Ahh, spring: love is in the air and everyone’s got spring fever. Well, we did for a few days – looks like snow is back in the forecast. While you may not have heart eyes for weather, there’s plenty of modern love on the small screen (whether that screen is your actual television, or your laptop).
In honour of the return of the second half of The Mindy Project’s fourth season, and our rom-com loving heroine Mindy Lahari, I rounded up my top picks for shows reinventing the romantic comedy. Face it – if what you’re watching a) makes you laugh and b) focuses on people dating – it’s a romantic comedy. Embrace the name! The genre, often maligned – sometimes with merit, though often unfairly, having more to do with fact they are enjoyed mostly by women – has seen a resurgence in the past decade. From the R-rated comedies of Apatow & Co, to these hilarious shows below, the foibles of looking for love in a big city is as appealing, ridiculous and relatable as ever.
The Mindy Project (New episodes: Tuesdays @ on Hulu; Citytv/Thursdays @ 8:30pm)
Mindy Kaling’s personal love and appreciation for romantic comedies has been apparent throughout The Mindy Project’s four seasons, paying homage to many of the classic films of the genre, like when Harry Met Sally and Sleepless in Seattle. Beyond that, it has also consistently been one of the funniest shows on television (and online – let’s be real, these days television refers to the type of show, not the medium it’s viewed on), attracting a wide-range of hilarious guest stars. Jam-packed with jokes, pop culture references and charmingly ridiculous characters (including the celebrity-loving and extremely confident Mindy, resident curmudgeon Danny, and reformed car thief and current dog lover Morgan), this show has been a favourite of mine since its inception.
After a long winter hiatus, Mindy has returned for the second half of its fourth season. We left off with our favourite couple of doctors at a crossroads in their relationship, with Danny wanting Mindy to be a stay-at-home mom, and Mindy wanting to continue to pursue her work at the practice, along with growing her fertility clinic. Delivering on more than a typical rom-com arc, this season has delved into what happens after the “happily ever after”. While it’s a risky move to breakup Mindy and Danny, (and pains me so), I’m sure there’ll be a lot of laughs (and a few tears) as these two navigate their conscious uncoupling (and eventual reunion – I REFUSE to believe it’s anything but inevitable!).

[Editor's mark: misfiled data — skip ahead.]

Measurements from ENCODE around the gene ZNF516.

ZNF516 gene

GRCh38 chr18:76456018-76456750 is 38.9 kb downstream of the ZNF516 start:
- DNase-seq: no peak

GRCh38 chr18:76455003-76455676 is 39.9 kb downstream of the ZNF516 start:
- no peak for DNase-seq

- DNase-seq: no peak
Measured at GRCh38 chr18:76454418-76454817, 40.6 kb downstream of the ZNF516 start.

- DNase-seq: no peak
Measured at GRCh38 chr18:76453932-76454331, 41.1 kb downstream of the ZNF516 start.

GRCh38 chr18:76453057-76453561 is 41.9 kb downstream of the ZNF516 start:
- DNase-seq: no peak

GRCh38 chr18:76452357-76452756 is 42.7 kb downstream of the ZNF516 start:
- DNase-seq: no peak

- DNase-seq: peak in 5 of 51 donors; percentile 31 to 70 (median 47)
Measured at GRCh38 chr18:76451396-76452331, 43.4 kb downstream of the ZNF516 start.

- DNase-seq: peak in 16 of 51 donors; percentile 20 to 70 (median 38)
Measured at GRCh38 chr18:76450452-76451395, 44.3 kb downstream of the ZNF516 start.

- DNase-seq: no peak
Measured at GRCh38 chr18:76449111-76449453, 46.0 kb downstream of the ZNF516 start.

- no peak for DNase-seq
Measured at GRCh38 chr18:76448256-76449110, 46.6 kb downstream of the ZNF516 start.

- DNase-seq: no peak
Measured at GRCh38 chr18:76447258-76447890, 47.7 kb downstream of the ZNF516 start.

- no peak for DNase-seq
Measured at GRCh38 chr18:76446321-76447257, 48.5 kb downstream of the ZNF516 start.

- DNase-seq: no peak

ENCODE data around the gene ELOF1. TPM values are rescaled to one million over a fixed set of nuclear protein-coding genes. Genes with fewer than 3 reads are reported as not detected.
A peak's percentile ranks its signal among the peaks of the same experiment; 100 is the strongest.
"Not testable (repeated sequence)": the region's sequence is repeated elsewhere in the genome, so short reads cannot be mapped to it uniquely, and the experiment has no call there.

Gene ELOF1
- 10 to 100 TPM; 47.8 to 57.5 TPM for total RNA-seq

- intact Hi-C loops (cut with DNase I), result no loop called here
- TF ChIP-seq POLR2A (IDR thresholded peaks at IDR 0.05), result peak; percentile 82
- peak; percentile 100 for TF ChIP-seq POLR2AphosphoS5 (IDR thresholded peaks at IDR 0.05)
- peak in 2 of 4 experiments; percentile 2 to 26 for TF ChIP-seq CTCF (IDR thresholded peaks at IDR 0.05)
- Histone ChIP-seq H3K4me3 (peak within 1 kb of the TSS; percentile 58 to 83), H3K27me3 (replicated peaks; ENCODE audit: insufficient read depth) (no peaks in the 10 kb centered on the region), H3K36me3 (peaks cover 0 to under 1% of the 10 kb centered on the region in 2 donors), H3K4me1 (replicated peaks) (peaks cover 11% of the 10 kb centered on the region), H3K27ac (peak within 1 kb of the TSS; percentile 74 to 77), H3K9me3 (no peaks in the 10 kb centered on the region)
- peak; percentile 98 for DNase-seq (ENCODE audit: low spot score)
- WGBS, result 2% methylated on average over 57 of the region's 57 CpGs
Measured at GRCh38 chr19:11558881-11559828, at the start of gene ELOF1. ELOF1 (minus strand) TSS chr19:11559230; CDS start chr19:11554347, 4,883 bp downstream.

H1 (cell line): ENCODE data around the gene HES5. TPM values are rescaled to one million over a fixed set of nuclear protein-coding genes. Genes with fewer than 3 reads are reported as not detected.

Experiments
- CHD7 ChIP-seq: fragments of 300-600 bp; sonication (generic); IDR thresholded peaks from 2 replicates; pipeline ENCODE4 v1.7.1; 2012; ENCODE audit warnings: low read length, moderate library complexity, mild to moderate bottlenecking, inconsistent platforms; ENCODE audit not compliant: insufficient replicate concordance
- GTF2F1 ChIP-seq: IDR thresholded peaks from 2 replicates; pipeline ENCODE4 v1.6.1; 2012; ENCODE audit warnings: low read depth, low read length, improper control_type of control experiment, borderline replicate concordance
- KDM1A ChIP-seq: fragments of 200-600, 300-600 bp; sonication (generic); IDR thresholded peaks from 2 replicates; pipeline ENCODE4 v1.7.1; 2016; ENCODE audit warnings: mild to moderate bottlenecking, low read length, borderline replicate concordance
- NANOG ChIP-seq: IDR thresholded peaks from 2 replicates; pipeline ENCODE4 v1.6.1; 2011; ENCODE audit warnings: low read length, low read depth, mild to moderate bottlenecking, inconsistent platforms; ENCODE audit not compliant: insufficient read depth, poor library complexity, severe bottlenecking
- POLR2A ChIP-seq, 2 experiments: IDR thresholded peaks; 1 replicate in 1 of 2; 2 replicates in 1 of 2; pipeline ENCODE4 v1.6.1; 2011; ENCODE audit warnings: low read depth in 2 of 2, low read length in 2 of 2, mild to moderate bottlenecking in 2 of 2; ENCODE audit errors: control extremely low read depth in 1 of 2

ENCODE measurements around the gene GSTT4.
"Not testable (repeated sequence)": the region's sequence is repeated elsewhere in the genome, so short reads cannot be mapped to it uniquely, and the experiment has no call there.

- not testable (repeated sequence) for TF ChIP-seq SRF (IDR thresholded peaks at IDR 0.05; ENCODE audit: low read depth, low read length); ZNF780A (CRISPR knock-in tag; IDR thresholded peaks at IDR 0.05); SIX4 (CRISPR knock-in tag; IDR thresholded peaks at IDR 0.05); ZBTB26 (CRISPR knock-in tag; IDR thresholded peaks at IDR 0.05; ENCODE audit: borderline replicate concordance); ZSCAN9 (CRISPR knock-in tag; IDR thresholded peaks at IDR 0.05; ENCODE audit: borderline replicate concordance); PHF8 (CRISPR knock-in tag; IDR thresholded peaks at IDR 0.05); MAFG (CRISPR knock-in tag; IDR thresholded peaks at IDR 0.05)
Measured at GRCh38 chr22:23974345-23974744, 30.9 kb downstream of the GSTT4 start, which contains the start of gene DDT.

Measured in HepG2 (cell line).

Man Seeking Woman (FXX)
There truly is nothing else on television like Man Seeking Woman. Often described as a “cartoon come to life” by its star Jay Baruchel, this comedy is a surreal journey into the world of modern dating. Anything goes in the universe of Josh (Jay Baruchel), his best friend Mike (Eric Andre) and his sister Liz (Britt Lower). What makes it work is that its madcap scenarios – as bizarre as they get – are not played as fantasy or as out of the ordinary to the characters. The show is a (very) heightened version of how dating feels, case in point:
The underrated comedy – which films in Toronto! – has just been renewed for a third season. It’s a truly unique comedy, with a lot of heart. In lesser hands it could be a heck of a mess, but with its sharp writing and talented cast, it can’t be missed.
Master of None (Netflix)
I devoured this entire series in one weekend. Aziz Ansari has explored the current state of dating in his stand-up specials and his fantastic book Modern Romance: An Investigation (written with sociologist Eric Klinenberg), and Master of None integrates some of these anecdotes into its 10 episodes.
Another New York-centred take on navigating dating, friends, career & family, Aziz (and co-creater Alan Yang) created a truly modern and diverse show, confronting everything from how technology effects our interpersonal relationships, to what it’s like to be the child of immigrants, to the subtle (and sometimes not so subtle) racism & sexism that’s still prevalent today – all while being whip-smart and charming.
You’re The Worst (FXX)
This comedy is not for the faint of heart. You’re The Worst follows terrible people doing terrible things – and falling in love whether they like it or not. Gretchen and Jimmy are selfish, self-absorbed and keen on the casual. Add in their respective best friends, and a dose of substance abuse and clinical depression, and you’ve got a unique, biting, yet surprisingly moving take on modern love.
The premise? An unlikely pair meet and eventually attempt to date. Messy, hilarious awkwardness ensures. From Judd Apatow, a king of the awkward take on comedy and love, Lesley Arfin and Paul Rust (who also stars as Gus), Love plays with the ideas of the “nice” nerd (who actually has a mean streak) and the pretty girl who is a hot mess. While it’s not a perfect series, it’s another interesting at the look at the seemingly endless quirks of modern love.